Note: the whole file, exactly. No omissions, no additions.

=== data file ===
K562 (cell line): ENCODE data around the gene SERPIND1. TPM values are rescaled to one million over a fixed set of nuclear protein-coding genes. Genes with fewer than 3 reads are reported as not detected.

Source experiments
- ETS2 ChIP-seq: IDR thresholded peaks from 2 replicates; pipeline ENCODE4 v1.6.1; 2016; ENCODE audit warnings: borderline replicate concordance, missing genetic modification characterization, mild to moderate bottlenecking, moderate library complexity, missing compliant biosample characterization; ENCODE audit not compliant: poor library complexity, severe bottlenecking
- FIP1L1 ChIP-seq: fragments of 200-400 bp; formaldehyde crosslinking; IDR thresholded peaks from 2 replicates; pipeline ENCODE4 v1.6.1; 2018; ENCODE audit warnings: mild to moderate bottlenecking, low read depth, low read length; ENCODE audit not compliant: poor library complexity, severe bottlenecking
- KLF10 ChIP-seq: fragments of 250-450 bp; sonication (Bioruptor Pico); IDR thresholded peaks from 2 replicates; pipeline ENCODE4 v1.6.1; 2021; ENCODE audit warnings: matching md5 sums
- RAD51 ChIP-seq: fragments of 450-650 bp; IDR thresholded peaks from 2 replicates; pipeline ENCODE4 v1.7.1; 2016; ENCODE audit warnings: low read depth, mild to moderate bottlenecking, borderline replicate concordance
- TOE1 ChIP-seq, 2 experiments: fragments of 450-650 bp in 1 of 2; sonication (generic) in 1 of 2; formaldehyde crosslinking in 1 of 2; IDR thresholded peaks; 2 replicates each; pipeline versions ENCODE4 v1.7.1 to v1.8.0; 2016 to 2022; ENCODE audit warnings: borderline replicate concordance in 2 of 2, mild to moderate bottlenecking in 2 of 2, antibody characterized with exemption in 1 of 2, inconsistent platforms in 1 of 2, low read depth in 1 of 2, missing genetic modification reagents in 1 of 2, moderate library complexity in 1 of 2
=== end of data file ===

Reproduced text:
K562 (cell line): ENCODE data around the gene SERPIND1. TPM values are rescaled to one million over a fixed set of nuclear protein-coding genes. Genes with fewer than 3 reads are reported as not detected.

Source experiments
- ETS2 ChIP-seq: IDR thresholded peaks from 2 replicates; pipeline ENCODE4 v1.6.1; 2016; ENCODE audit warnings: borderline replicate concordance, missing genetic modification characterization, mild to moderate bottlenecking, moderate library complexity, missing compliant biosample characterization; ENCODE audit not compliant: poor library complexity, severe bottlenecking
- FIP1L1 ChIP-seq: fragments of 200-400 bp; formaldehyde crosslinking; IDR thresholded peaks from 2 replicates; pipeline ENCODE4 v1.6.1; 2018; ENCODE audit warnings: mild to moderate bottlenecking, low read depth, low read length; ENCODE audit not compliant: poor library complexity, severe bottlenecking
- KLF10 ChIP-seq: fragments of 250-450 bp; sonication (Bioruptor Pico); IDR thresholded peaks from 2 replicates; pipeline ENCODE4 v1.6.1; 2021; ENCODE audit warnings: matching md5 sums
- RAD51 ChIP-seq: fragments of 450-650 bp; IDR thresholded peaks from 2 replicates; pipeline ENCODE4 v1.7.1; 2016; ENCODE audit warnings: low read depth, mild to moderate bottlenecking, borderline replicate concordance
- TOE1 ChIP-seq, 2 experiments: fragments of 450-650 bp in 1 of 2; sonication (generic) in 1 of 2; formaldehyde crosslinking in 1 of 2; IDR thresholded peaks; 2 replicates each; pipeline versions ENCODE4 v1.7.1 to v1.8.0; 2016 to 2022; ENCODE audit warnings: borderline replicate concordance in 2 of 2, mild to moderate bottlenecking in 2 of 2, antibody characterized with exemption in 1 of 2, inconsistent platforms in 1 of 2, low read depth in 1 of 2, missing genetic modification reagents in 1 of 2, moderate library complexity in 1 of 2